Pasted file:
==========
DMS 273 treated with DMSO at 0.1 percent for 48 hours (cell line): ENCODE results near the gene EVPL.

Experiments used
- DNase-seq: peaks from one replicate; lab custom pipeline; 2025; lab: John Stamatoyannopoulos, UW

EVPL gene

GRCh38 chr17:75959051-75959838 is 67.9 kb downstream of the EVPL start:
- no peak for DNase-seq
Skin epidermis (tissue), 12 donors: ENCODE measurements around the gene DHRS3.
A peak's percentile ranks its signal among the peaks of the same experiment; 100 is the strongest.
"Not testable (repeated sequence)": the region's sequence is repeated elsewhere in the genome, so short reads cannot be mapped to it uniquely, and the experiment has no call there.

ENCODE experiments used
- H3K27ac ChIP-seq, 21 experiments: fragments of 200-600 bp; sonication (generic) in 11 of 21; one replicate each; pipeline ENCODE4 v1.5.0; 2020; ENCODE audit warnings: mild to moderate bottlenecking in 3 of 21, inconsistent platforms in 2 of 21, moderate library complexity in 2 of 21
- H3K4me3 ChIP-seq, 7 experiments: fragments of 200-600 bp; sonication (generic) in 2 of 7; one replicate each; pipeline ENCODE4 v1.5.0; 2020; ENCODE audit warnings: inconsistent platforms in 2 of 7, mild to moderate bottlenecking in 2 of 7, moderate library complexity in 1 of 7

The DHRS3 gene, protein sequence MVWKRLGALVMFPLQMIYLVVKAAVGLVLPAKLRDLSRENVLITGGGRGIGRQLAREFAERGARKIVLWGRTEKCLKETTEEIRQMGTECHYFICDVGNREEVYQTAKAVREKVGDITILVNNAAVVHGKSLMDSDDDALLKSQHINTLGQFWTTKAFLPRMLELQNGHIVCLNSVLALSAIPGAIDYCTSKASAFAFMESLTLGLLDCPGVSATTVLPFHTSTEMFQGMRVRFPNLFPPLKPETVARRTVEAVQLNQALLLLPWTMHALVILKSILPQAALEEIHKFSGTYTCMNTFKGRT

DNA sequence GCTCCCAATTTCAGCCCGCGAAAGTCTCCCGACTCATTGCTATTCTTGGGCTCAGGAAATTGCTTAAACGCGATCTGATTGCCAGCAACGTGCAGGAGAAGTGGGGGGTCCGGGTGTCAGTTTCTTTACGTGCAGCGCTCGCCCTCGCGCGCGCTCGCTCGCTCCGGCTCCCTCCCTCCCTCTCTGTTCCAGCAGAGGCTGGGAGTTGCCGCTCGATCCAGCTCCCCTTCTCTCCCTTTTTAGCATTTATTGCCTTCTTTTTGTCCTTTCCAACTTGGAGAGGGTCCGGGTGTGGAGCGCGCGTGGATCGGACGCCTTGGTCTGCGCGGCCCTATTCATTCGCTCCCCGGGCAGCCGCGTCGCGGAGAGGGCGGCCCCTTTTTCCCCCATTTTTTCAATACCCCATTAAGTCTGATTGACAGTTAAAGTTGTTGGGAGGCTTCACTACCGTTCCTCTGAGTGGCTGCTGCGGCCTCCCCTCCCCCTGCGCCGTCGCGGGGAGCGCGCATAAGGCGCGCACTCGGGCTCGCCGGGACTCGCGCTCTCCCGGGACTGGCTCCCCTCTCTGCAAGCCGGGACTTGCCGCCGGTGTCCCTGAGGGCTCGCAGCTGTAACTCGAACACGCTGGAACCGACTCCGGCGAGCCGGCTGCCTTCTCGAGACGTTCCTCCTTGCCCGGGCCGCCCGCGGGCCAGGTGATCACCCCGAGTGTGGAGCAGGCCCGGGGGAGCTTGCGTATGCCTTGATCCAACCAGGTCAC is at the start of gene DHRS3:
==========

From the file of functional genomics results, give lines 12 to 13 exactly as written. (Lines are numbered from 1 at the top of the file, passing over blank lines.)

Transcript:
- H3K4me3 ChIP-seq, 7 experiments: fragments of 200-600 bp; sonication (generic) in 2 of 7; one replicate each; pipeline ENCODE4 v1.5.0; 2020; ENCODE audit warnings: inconsistent platforms in 2 of 7, mild to moderate bottlenecking in 2 of 7, moderate library complexity in 1 of 7

The DHRS3 gene, protein sequence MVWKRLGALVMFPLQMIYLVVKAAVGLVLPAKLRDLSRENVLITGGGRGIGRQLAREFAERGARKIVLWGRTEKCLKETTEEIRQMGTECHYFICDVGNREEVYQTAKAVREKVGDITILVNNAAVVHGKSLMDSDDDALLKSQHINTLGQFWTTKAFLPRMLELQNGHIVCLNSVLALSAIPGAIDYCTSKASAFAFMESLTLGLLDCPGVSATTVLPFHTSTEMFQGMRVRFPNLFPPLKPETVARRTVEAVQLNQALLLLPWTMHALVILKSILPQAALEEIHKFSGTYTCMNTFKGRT